“4”

Packet SwitchingSimple router model

Link 1, ingress

Link 1, egress

Choose

Egress

Link 2

Link 2, ingress

Choose

Egress

Link 2, egress

R1

Link 1

Link 3

Link 3, ingress

Choose

Egress

Link 3, egress

Link 4

Link 4, ingress

Choose

Egress

Link 4, egress

CS244a Handout 3

statistical multiplexing basic idea
Statistical MultiplexingBasic idea

One flow

Two flows

rate

rate

Average rate

time

Many flows

time

rate

  • Network traffic is bursty.i.e. the rate changes frequently.
  • Peaks from independent flowsgenerally occur at different times.
  • Conclusion: The more flows we have, the smoother the traffic.

Average rates of: 1, 2, 10, 100, 1000 flows.

time

CS244a Handout 3

packet switching statistical multiplexing
Packet SwitchingStatistical Multiplexing

Packets for one output

Queue Length

X(t)

Dropped packets

Dropped packets

1

Data

Hdr

R

X(t)

B

R

2

Data

Hdr

Link rate, R

R

Packet buffer

N

Data

Hdr

Time

  • Because the buffer absorbs temporary bursts, the egress link need not operate at rate N.R.
  • But the buffer has finite size, B, so losses will occur.

CS244a Handout 3

statistical multiplexing
Statistical Multiplexing

A

Rate

C

C

A

time

B

Rate

C

C

B

time

CS244a Handout 3

statistical multiplexing gain
Statistical Multiplexing Gain

A+B

Rate

2C

R < 2C

A

R

B

time

Statistical multiplexing gain = 2C/R

Other definitions of SMG: The ratio of rates that give rise to a particular queue occupancy, or particular loss probability.

CS244a Handout 3

why does the internet use packet switching
Why does the Internet usepacket switching?
  • Efficient use of expensive links:
    • The links are assumed to be expensive and scarce.
    • Packet switching allows many, bursty flows to share the same link efficiently.
    • “Circuit switching is rarely used for data networks, ... because of very inefficient use of the links” - Gallager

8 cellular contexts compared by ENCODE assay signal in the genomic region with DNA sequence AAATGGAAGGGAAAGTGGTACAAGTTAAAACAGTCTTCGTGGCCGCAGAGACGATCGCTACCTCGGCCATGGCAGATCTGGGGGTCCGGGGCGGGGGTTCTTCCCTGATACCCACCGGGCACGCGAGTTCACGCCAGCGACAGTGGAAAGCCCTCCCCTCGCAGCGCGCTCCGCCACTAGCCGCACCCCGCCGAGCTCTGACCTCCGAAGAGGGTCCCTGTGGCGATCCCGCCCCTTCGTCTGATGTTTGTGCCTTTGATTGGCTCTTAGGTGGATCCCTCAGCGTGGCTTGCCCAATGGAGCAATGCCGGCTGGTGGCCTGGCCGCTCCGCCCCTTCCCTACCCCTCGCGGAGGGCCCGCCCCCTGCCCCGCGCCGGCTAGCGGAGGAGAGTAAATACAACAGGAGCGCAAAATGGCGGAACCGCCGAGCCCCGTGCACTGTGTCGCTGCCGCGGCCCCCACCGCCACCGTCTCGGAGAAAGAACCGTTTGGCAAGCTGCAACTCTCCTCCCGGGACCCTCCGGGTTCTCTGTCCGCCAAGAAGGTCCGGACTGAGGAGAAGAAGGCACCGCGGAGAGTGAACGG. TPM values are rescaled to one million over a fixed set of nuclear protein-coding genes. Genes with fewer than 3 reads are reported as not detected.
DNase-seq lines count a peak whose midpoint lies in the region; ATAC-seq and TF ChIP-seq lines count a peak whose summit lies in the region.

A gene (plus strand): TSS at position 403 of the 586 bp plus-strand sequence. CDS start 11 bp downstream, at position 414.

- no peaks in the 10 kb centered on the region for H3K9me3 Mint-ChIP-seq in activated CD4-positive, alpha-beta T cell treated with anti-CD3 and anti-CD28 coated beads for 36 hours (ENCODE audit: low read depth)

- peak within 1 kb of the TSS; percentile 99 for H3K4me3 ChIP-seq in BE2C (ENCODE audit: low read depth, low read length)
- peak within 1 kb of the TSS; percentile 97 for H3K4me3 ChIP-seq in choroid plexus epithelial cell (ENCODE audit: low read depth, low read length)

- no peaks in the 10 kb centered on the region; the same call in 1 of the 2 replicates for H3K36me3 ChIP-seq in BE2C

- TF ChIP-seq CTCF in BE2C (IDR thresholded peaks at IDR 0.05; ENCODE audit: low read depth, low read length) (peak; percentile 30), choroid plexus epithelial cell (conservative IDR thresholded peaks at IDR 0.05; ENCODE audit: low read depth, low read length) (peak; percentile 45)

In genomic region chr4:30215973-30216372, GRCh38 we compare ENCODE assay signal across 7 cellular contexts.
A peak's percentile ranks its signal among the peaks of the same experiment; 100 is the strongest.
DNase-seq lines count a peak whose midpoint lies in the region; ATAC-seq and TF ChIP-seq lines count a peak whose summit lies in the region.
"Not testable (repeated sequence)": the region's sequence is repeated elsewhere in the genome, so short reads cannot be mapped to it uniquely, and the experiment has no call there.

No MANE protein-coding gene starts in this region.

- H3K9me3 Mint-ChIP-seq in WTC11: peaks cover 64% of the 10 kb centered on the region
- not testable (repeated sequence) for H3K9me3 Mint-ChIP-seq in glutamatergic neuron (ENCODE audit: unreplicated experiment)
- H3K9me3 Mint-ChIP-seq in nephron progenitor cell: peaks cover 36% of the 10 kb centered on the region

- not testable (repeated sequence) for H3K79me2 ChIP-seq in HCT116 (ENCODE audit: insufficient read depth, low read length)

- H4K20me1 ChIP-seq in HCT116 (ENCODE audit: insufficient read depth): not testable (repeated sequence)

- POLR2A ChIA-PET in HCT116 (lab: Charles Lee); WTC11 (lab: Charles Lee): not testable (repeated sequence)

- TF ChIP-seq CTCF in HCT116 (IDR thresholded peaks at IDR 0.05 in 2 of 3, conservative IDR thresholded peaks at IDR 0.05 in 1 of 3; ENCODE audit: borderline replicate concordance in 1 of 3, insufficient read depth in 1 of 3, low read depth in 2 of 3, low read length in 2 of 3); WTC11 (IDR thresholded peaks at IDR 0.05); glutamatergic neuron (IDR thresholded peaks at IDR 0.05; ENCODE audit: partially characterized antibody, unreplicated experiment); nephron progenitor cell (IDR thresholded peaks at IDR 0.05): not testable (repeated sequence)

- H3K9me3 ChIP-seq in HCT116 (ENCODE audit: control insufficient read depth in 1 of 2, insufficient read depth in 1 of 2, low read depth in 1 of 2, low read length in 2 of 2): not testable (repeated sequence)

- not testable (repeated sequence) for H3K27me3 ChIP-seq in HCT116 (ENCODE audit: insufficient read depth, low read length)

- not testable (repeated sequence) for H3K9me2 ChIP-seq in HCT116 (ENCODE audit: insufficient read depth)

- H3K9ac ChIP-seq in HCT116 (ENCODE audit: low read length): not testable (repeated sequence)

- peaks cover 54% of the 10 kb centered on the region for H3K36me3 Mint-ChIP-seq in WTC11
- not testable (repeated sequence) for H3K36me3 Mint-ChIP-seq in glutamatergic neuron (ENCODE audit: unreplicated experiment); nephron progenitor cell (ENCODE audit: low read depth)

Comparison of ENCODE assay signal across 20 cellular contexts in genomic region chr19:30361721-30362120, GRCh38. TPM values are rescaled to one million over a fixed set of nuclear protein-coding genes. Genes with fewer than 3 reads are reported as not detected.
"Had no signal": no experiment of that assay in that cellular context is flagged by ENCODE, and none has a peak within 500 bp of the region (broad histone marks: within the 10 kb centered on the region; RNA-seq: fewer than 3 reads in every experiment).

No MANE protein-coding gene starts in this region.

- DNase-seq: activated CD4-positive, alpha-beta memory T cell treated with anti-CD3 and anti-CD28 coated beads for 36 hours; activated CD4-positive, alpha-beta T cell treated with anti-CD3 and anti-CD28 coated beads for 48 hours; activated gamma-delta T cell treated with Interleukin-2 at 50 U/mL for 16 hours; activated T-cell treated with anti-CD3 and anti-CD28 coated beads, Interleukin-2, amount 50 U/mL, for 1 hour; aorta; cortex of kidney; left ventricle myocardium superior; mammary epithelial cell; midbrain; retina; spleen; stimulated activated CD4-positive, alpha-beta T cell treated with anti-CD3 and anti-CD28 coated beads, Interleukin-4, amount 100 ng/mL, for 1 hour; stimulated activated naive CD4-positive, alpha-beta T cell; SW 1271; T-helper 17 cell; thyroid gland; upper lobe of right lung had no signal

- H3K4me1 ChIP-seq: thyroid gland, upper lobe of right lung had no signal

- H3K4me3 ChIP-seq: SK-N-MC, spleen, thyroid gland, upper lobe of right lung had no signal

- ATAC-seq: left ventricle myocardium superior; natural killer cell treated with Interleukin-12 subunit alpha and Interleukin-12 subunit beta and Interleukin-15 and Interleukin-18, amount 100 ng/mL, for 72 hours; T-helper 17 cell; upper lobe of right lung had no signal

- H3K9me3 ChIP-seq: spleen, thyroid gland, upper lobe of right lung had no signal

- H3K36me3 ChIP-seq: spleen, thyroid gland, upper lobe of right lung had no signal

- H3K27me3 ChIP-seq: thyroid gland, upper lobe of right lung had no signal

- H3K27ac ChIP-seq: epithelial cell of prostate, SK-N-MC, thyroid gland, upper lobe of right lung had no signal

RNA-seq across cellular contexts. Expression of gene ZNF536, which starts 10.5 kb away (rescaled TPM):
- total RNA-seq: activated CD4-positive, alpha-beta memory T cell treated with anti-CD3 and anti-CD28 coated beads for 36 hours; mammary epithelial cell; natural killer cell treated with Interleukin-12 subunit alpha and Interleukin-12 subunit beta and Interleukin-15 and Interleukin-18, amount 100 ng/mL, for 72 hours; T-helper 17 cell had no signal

• Resilience to failure of links & routers:
    • ”For high reliability, ... [the Internet] was to be a datagram subnet, so if some lines and [routers] were destroyed, messages could be ... rerouted” - Tanenbaum

CS244a Handout 3

some definitions
Some Definitions
  • Packet length, P, is the length of a packet in bits.
  • Link length, L, is the length of a link in meters.
  • Data rate, R, is the rate at which bits can be sent, in bits/second, or b/s.1
  • Propagation delay, PROP, is the time for one bit to travel along a link of length, L. PROP = L/c.
  • Transmission time, TRANSP, is the time to transmit a packet of length P. TRANSP = P/R.
  • Latency is the time from when the first bit begins transmission, until the last bit has been received. On a link: Latency = PROP + TRANSP.

1. Note that a kilobit/second, kb/s, is 1000 bits/second, not 1024 bits/second.

CS244a Handout 3

packet switching28

B

A

Packet Switching

R2

Source

Destination

R1

R3

R4

Host A

TRANSP1

“Store-and-Forward” at each Router

TRANSP2

R1

PROP1

TRANSP3

R2

PROP2

TRANSP4

R3

PROP3

Host B

PROP4

CS244a Handout 3

packet switching why not send the entire message in one packet
Packet SwitchingWhy not send the entire message in one packet?

M/R

M/R

Host A

Host A

R1

R1

R2

R2

R3

R3

Host B

Host B

Breaking message into packets allows parallel transmission across all links, reducing end to end latency. It also prevents a link from being “hogged” for a long time by one message.

CS244a Handout 3

packet switching queueing delay
Packet SwitchingQueueing Delay

Because the egress link is not necessarily free when a packet arrives, it may be queued in a buffer. If the network is busy, packets might have to wait a long time.

Host A

TRANSP1

Q2

TRANSP2

How can we determine the queueing delay?

R1

PROP1

TRANSP3

R2

PROP2

TRANSP4

R3

PROP3

Host B

PROP4

CS244a Handout 3

queues and queueing delay
Queues and Queueing Delay
  • To understand the performance of a packet switched network, we can think of it as a series of queues interconnected by links.
  • For given link rates and lengths, the only variable is the queueing delay.
  • If we can understand the queueing delay, we can understand how the network performs.